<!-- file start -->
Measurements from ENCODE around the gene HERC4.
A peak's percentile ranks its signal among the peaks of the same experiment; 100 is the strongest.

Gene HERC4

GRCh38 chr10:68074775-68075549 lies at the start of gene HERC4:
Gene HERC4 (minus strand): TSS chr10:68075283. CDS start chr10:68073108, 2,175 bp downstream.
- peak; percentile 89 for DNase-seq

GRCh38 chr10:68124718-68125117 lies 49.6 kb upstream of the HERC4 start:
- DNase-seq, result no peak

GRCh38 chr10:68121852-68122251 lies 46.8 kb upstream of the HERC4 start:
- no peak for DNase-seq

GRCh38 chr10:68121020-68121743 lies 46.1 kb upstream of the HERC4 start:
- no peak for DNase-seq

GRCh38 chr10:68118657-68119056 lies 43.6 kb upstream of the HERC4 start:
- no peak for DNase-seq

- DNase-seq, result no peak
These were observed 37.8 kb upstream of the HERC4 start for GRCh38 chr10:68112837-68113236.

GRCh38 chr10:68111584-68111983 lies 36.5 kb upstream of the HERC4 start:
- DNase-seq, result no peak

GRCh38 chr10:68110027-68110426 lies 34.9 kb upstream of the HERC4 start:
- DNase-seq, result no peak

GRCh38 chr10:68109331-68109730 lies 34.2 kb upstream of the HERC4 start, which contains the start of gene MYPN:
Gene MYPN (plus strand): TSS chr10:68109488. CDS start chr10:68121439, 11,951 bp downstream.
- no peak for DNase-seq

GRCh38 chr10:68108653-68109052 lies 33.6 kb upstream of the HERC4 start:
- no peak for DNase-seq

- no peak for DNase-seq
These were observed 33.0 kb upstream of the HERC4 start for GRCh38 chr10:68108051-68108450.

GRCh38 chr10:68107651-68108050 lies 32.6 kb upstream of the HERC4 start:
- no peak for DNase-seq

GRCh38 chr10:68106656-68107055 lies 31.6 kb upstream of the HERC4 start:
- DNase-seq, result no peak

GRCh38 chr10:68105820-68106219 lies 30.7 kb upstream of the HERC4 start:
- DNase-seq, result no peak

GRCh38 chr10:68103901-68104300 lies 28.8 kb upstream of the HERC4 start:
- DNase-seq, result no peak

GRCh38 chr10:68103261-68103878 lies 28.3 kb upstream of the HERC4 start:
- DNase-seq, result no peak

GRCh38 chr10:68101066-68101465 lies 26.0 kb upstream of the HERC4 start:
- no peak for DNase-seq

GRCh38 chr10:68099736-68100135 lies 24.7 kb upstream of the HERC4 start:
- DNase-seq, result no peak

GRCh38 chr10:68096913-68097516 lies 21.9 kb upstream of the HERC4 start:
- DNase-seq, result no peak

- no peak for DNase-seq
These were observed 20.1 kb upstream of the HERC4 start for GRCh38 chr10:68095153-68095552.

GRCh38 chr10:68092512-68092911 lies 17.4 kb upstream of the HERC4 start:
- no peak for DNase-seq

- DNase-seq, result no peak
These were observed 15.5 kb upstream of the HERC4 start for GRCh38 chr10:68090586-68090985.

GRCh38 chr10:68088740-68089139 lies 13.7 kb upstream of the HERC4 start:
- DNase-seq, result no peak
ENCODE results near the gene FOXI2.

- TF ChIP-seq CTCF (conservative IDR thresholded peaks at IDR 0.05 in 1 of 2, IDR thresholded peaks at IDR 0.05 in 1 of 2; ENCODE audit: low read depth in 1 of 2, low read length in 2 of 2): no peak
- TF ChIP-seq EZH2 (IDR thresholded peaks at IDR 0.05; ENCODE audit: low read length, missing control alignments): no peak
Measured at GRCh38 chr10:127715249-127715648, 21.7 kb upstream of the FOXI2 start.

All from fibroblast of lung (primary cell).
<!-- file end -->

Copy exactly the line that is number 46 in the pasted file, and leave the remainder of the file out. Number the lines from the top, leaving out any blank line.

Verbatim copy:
GRCh38 chr10:68092512-68092911 lies 17.4 kb upstream of the HERC4 start: